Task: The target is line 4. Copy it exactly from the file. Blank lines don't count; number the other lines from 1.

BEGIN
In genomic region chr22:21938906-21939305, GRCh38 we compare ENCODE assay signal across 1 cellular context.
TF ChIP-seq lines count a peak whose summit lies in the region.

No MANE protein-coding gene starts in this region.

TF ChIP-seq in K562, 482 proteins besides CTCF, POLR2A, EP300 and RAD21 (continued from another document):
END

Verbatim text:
TF ChIP-seq in K562, 482 proteins besides CTCF, POLR2A, EP300 and RAD21 (continued from another document):